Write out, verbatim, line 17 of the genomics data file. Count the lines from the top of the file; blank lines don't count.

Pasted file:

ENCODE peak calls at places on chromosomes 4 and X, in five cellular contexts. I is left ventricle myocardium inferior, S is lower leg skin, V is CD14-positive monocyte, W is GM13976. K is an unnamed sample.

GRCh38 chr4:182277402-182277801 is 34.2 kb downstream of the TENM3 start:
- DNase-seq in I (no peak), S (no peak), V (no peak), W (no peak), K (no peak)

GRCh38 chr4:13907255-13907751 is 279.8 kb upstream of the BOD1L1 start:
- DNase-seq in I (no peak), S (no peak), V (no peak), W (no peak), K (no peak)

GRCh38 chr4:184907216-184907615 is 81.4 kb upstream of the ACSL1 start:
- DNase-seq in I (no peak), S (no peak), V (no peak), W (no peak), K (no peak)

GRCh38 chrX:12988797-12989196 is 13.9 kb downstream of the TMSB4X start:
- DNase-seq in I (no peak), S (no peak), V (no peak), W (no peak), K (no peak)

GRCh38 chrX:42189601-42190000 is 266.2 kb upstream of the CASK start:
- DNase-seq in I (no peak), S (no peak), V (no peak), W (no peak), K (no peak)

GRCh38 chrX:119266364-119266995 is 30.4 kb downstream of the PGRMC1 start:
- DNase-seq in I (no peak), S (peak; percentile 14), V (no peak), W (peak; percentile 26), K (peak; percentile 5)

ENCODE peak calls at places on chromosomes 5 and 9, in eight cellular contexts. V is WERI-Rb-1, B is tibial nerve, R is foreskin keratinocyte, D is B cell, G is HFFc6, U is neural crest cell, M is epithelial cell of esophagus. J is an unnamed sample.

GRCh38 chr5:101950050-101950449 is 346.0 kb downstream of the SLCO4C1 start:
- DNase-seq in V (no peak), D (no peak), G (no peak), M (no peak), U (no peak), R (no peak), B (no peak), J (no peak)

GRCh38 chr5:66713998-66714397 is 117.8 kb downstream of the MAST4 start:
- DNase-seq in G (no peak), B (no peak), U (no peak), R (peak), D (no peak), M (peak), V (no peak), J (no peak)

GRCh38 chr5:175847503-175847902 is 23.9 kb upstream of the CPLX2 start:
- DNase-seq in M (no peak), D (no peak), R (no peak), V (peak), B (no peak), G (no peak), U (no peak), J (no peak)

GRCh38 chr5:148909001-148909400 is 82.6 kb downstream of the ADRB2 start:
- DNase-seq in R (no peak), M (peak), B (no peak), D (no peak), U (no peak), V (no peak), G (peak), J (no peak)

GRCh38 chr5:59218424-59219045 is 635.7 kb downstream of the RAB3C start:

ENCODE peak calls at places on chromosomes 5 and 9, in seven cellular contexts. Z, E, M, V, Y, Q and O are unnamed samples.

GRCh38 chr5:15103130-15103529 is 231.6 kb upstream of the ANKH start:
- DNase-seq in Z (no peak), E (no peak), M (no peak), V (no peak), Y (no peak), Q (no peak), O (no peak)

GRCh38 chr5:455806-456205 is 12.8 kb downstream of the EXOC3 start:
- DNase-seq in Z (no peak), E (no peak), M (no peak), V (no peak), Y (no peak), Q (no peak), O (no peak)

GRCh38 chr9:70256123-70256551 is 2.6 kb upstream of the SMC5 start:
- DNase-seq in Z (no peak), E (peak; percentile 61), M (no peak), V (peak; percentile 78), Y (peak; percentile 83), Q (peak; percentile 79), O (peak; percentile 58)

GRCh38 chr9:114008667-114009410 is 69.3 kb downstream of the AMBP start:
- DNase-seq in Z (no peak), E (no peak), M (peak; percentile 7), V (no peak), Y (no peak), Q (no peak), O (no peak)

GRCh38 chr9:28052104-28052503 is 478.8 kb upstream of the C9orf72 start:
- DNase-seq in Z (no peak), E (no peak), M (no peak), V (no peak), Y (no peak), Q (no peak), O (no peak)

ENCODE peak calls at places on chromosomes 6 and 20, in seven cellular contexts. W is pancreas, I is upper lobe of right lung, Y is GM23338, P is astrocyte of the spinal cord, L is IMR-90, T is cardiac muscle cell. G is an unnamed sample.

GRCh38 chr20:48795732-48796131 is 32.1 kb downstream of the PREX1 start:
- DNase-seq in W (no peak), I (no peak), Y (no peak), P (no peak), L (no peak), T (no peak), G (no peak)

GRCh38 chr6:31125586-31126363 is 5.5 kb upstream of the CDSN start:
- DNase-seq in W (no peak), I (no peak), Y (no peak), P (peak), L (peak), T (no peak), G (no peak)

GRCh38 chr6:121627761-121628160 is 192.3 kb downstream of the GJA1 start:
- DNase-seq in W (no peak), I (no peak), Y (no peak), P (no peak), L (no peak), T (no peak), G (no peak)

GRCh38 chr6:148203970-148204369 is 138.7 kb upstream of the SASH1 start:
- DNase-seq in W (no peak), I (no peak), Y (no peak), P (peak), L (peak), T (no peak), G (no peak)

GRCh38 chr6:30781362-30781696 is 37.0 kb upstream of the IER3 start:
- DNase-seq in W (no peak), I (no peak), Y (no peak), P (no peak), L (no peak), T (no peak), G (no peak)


GRCh38 chr5:66713998-66714397 is 117.8 kb downstream of the MAST4 start: